ENGLEWOOD, Colo. — In his few years with the Broncos, Drew Lock has always seemed confident, but that doesn’t mean he’s always been comfortable.
That was most clear in 2020, when, in a world turned upside down by the COVID-19 pandemic, Lock didn’t have the usual full offseason to learn, adapt and get comfortable in a new system under Offensive Coordinator Pat Shurmur.
The result was an up-and-down season with some clearly impressive moments, like the four-touchdown, zero-interception outing vs. Carolina, as well as some head-scratching ones, like the four-interception, one-touchdown game against Las Vegas.
But as he enters his third NFL season, Lock does so in a novel situation that has him feeling more comfortable than he’s felt in some time. This offseason, Lock’s second in Shurmur’s scheme, is the first time since his junior year of college that he’s prepared for a season without having to learn a new offense under a new coordinator.
“Without a doubt,” Lock said Tuesday when asked whether a second season with Shurmur has been as beneficial as he’d expected. “And we talked multiple times going into the last couple games of the year, even right after. We kind of started figuring each other out, and he’s been extremely cooperative with what I say I like or what I say I don’t like. He’s meshed and we’ve meshed really, really well this offseason and added a couple new things he thinks might fit the style of game that we play. It’s just been a really fun offseason to finally be able to fine-tune things, get the things we like, maybe talk about some things we’re kind of half-and-half on, maybe throw that in a couple of the practices, get a couple extra reps on those where we feel really confident going into the year. … Yes, it feels very, very good to finally be in the same offense for a second time.”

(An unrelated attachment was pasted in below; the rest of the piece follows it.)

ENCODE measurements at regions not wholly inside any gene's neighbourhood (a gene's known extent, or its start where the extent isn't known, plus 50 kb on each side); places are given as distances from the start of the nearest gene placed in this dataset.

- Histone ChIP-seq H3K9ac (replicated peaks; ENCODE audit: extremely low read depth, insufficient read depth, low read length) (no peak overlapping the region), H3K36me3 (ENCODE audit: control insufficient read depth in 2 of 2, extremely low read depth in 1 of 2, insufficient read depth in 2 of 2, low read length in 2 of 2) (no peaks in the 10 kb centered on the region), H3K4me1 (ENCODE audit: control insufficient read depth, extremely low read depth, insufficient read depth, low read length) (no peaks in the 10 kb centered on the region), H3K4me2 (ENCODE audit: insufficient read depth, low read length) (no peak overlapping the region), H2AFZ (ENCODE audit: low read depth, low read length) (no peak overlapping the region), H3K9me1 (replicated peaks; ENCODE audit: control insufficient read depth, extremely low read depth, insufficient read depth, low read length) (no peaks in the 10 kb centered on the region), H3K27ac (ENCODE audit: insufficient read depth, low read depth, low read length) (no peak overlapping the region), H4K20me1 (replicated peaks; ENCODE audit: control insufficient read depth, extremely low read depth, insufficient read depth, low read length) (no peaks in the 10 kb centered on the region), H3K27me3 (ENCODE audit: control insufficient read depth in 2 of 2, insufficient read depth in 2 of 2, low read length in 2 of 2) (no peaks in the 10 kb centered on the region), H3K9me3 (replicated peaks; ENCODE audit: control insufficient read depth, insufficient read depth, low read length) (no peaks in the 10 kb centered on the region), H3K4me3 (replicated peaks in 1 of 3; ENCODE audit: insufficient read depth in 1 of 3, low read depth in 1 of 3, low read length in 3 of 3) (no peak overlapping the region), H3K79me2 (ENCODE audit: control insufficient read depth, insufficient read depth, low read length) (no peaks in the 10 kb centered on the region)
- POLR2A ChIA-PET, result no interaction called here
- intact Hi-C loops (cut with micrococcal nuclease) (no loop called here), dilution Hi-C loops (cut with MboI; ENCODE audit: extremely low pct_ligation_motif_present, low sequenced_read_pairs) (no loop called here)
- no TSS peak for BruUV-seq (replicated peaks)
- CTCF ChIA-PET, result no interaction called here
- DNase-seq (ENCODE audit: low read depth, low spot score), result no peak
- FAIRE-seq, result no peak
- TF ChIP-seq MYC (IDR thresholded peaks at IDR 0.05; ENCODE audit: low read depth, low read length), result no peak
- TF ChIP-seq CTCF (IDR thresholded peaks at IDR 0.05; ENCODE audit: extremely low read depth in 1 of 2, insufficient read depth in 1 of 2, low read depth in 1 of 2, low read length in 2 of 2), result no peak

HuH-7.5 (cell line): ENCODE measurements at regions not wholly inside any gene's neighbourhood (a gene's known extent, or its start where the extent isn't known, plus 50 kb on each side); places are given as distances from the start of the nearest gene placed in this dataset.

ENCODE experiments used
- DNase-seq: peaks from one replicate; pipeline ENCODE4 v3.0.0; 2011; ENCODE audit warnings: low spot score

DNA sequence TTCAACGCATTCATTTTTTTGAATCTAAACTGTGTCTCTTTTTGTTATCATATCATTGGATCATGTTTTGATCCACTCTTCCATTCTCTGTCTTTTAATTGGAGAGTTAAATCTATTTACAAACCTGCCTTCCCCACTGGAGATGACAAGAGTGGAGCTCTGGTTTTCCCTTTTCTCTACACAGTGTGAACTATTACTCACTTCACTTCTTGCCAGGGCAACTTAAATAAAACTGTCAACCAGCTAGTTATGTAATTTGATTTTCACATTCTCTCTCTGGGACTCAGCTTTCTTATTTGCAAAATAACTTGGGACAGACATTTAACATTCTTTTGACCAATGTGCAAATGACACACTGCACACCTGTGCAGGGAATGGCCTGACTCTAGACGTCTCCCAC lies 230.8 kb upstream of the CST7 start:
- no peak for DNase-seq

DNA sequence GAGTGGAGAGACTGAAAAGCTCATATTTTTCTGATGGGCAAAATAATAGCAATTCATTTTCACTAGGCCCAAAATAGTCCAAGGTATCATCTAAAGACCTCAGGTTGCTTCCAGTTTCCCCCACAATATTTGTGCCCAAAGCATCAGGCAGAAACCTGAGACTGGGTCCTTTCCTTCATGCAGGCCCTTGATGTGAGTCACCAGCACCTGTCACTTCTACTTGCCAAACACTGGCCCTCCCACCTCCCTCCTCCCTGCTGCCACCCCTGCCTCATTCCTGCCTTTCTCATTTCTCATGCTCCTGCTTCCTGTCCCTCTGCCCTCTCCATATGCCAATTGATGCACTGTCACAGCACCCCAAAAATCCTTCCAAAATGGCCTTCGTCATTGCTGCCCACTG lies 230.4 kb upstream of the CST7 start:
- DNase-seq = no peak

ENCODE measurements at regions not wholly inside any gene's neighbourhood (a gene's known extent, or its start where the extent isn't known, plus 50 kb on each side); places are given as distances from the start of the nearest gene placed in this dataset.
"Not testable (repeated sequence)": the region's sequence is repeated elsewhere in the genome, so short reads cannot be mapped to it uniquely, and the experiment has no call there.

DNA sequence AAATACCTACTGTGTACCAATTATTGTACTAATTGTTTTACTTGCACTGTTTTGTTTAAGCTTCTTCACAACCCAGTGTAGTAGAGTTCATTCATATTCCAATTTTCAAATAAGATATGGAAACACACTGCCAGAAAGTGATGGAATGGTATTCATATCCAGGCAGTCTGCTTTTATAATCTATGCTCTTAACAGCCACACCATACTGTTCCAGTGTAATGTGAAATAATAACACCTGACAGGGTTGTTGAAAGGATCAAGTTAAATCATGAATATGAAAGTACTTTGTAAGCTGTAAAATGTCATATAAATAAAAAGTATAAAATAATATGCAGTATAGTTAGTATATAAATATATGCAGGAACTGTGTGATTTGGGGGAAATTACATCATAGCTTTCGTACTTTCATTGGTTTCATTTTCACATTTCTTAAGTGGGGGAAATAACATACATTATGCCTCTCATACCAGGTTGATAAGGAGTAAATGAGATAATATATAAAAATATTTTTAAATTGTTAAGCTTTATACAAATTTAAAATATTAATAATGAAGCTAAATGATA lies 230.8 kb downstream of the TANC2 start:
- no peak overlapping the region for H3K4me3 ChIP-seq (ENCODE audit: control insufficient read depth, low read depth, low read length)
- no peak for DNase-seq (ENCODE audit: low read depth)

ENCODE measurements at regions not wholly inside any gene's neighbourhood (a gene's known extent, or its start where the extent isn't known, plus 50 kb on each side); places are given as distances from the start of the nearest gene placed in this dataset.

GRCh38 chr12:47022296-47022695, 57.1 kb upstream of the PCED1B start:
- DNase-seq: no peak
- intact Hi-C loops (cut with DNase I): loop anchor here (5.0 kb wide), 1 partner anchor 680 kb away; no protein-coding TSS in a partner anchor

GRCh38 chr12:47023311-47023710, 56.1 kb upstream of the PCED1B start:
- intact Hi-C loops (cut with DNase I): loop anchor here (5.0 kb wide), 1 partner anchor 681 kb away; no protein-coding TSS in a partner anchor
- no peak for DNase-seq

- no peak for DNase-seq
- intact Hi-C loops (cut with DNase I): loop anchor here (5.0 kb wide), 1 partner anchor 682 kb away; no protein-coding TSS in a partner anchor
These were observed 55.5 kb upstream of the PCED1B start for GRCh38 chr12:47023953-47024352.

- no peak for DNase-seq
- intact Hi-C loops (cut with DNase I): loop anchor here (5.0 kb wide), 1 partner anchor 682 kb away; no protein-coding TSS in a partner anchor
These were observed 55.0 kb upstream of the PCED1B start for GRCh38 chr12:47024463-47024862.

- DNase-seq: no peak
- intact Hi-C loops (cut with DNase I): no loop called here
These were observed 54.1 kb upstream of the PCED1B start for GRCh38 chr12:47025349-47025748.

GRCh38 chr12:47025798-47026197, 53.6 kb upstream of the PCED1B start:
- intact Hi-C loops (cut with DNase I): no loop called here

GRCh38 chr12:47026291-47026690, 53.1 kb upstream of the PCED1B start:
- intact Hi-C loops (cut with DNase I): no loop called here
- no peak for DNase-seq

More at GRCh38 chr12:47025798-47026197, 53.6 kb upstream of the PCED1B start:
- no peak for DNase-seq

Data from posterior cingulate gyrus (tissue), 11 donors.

That first offseason preparing for a new offense came, unexpectedly, at perhaps the most difficult time. The COVID-19 pandemic upended the entire world’s sense of normalcy, and that included the usual offseason program where NFL players begin settling back into work on the field with coaches.
Instead of getting hands-on instruction with Shurmur and Quarterbacks Coach Mike Shula, Lock participated in some small outdoor workouts organized with a handful of other teammates. At a time when Lock would normally be building timing and chemistry with new and veteran receivers, he didn’t have the same opportunity.
A year later, Lock is finding how to be comfortable again, and he and the Broncos are reaping the benefits in these offseason workouts so far.